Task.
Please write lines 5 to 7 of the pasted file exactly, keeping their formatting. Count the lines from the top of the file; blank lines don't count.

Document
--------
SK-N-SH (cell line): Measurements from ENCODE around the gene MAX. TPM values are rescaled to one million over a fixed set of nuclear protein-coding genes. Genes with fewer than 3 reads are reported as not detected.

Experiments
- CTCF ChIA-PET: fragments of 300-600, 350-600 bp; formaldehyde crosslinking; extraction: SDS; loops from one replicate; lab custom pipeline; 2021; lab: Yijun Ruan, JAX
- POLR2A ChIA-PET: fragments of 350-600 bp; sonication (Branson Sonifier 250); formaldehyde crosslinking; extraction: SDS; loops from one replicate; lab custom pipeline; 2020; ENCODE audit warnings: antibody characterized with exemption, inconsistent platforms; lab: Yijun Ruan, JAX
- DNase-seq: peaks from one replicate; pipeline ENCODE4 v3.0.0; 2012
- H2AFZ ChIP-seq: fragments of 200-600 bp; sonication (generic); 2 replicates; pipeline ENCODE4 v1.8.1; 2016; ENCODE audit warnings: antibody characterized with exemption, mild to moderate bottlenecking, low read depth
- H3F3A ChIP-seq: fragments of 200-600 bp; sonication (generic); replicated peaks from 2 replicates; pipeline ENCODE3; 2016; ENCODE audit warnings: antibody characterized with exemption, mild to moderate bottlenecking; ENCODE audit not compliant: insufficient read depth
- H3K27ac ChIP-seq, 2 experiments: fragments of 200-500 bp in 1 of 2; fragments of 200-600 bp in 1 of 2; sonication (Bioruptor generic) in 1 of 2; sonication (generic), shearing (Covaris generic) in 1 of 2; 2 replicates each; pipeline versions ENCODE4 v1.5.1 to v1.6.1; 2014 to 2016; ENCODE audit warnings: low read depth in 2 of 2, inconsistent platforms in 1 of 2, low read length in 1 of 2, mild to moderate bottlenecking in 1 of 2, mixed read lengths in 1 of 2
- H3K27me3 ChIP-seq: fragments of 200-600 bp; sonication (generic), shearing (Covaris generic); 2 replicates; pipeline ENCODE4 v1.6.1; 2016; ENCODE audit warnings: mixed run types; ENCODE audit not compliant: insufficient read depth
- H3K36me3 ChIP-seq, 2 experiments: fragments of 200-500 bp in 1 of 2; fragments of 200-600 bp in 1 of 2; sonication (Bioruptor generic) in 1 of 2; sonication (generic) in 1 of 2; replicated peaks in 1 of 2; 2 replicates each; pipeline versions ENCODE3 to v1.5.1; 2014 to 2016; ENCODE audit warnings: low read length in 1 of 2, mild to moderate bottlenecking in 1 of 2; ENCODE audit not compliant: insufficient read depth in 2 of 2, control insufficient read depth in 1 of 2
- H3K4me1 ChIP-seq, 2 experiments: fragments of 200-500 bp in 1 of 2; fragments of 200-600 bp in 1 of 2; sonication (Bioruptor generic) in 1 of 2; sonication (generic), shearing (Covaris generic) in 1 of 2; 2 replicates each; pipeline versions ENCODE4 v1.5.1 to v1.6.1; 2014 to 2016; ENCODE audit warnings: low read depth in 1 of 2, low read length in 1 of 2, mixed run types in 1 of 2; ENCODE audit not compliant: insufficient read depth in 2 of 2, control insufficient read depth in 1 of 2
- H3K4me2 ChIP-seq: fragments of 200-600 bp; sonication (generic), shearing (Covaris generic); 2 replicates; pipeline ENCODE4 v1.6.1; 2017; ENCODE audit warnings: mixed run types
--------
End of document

- DNase-seq: peaks from one replicate; pipeline ENCODE4 v3.0.0; 2012
- H2AFZ ChIP-seq: fragments of 200-600 bp; sonication (generic); 2 replicates; pipeline ENCODE4 v1.8.1; 2016; ENCODE audit warnings: antibody characterized with exemption, mild to moderate bottlenecking, low read depth
- H3F3A ChIP-seq: fragments of 200-600 bp; sonication (generic); replicated peaks from 2 replicates; pipeline ENCODE3; 2016; ENCODE audit warnings: antibody characterized with exemption, mild to moderate bottlenecking; ENCODE audit not compliant: insufficient read depth